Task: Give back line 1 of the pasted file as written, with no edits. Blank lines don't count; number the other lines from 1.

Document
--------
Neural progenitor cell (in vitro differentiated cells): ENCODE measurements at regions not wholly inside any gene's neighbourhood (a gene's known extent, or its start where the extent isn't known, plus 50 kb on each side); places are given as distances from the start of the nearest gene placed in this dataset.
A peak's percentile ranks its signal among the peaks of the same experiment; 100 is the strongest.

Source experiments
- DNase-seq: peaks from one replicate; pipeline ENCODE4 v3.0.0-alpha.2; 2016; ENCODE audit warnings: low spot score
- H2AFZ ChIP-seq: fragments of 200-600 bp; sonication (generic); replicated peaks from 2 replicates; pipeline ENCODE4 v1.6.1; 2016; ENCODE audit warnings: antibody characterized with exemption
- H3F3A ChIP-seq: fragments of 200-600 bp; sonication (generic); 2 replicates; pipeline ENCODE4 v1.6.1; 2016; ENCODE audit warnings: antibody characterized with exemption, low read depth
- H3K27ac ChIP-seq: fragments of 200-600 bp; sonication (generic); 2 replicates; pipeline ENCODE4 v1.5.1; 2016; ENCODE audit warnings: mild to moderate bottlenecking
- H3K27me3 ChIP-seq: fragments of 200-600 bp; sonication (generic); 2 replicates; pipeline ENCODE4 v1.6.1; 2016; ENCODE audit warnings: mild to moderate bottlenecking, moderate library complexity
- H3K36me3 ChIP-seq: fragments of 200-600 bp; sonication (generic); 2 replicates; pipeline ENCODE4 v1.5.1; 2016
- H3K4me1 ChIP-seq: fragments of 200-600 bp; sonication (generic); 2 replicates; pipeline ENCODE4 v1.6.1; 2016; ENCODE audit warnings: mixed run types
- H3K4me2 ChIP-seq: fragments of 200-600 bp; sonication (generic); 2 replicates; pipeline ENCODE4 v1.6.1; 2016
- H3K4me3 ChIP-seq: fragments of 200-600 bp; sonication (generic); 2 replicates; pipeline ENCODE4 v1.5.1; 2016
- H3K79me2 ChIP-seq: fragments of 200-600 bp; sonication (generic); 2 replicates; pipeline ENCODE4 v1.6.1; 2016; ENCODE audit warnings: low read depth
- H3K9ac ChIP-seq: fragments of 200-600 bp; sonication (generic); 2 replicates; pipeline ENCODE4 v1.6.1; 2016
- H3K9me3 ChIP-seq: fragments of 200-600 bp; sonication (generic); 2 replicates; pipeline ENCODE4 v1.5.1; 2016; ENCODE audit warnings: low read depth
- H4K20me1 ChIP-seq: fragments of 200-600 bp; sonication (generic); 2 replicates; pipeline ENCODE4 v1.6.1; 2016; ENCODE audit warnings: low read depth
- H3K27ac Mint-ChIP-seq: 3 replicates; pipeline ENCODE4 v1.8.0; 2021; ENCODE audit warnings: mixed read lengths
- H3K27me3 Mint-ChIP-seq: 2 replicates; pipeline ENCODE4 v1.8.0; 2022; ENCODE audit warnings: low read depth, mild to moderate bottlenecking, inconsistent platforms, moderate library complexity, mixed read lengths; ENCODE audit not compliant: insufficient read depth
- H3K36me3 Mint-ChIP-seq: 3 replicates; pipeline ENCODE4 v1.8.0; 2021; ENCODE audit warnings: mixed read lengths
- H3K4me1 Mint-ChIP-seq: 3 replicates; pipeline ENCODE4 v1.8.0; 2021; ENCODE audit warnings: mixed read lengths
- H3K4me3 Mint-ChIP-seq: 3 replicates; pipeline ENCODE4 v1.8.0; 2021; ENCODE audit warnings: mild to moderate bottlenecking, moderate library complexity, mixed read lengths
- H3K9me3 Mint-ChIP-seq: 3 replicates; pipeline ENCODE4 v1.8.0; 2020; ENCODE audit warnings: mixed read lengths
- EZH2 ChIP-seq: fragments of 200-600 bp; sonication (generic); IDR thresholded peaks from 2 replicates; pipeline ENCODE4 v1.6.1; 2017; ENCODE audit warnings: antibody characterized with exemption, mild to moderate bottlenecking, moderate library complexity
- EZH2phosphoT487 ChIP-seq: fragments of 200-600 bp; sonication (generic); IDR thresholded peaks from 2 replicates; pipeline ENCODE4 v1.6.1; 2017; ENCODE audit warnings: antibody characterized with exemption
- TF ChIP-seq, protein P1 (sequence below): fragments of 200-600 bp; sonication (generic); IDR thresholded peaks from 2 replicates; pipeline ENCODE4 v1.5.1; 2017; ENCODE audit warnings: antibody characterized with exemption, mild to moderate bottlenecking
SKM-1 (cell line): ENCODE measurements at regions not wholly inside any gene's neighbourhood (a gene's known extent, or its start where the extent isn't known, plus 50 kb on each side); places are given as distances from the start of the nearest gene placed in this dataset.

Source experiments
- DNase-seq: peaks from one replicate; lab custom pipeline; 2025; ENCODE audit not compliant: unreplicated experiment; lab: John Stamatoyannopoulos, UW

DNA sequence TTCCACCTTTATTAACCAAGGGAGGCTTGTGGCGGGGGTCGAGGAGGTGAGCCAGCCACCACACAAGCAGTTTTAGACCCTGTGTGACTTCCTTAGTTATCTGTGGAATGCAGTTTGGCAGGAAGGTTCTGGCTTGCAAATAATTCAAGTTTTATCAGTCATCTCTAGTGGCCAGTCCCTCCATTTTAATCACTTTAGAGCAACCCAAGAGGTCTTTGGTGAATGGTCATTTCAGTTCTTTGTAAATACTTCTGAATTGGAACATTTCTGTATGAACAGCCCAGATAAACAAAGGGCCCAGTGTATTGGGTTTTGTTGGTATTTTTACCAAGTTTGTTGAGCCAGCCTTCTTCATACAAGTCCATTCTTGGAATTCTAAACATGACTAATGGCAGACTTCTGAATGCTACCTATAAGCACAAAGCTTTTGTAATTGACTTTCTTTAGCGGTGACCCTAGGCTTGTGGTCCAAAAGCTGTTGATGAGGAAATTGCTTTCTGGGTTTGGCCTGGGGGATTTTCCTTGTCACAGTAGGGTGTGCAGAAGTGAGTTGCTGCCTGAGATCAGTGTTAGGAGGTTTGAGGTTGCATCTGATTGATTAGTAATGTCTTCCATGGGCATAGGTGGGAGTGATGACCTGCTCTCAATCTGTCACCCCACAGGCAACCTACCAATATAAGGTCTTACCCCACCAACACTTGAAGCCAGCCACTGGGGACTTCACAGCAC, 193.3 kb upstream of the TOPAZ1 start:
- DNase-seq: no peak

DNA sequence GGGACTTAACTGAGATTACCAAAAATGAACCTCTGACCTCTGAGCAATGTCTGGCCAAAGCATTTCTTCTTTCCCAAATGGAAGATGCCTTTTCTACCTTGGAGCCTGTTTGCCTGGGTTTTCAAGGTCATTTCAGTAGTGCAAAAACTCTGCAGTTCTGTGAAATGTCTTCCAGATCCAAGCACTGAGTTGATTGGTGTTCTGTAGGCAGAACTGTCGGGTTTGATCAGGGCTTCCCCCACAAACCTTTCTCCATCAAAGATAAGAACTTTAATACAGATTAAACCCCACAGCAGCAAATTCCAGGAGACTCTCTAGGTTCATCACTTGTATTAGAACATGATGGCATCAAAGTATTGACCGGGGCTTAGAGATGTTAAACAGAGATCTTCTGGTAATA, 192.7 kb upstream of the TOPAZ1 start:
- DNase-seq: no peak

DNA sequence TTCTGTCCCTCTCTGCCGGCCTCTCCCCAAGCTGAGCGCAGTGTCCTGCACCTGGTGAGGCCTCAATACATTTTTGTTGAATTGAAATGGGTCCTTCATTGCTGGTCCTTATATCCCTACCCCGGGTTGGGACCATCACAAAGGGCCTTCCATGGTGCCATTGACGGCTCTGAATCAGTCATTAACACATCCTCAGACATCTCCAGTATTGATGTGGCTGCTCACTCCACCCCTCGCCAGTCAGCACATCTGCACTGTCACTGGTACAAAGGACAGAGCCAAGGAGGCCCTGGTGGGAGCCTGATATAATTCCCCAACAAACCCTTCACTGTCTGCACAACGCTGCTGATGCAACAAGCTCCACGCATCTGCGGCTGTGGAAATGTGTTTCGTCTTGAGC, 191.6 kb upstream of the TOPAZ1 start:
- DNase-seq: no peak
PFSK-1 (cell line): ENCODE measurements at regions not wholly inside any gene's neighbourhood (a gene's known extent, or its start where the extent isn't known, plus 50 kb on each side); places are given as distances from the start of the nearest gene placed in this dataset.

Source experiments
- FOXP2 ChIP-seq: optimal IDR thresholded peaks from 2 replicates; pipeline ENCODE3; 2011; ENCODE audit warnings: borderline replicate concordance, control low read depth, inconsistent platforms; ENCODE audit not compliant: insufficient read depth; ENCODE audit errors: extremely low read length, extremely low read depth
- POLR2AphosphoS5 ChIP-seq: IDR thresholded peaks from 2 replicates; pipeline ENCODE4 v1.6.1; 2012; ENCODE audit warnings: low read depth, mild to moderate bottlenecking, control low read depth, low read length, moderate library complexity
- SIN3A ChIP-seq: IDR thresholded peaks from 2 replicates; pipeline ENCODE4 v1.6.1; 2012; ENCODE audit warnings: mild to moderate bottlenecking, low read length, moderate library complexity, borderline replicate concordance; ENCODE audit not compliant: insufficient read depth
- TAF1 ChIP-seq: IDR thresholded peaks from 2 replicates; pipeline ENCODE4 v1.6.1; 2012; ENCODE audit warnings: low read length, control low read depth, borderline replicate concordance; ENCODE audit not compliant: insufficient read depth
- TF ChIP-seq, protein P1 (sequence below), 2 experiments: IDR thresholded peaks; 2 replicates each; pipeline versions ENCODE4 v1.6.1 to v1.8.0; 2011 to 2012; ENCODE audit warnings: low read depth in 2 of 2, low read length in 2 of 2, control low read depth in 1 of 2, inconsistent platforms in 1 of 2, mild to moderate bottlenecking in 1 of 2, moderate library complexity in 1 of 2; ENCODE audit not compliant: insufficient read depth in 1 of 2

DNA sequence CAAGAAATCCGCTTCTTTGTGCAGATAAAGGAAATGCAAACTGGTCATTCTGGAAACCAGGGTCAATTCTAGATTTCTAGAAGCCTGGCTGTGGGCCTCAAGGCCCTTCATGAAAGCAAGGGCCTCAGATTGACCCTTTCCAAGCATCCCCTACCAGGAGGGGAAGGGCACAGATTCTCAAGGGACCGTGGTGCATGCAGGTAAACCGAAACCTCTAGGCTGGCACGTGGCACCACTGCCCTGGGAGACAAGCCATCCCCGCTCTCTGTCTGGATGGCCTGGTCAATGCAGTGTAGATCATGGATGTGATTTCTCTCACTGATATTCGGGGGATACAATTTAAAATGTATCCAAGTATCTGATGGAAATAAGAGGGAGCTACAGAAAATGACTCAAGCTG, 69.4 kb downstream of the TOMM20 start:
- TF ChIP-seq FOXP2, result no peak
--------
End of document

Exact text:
Neural progenitor cell (in vitro differentiated cells): ENCODE measurements at regions not wholly inside any gene's neighbourhood (a gene's known extent, or its start where the extent isn't known, plus 50 kb on each side); places are given as distances from the start of the nearest gene placed in this dataset.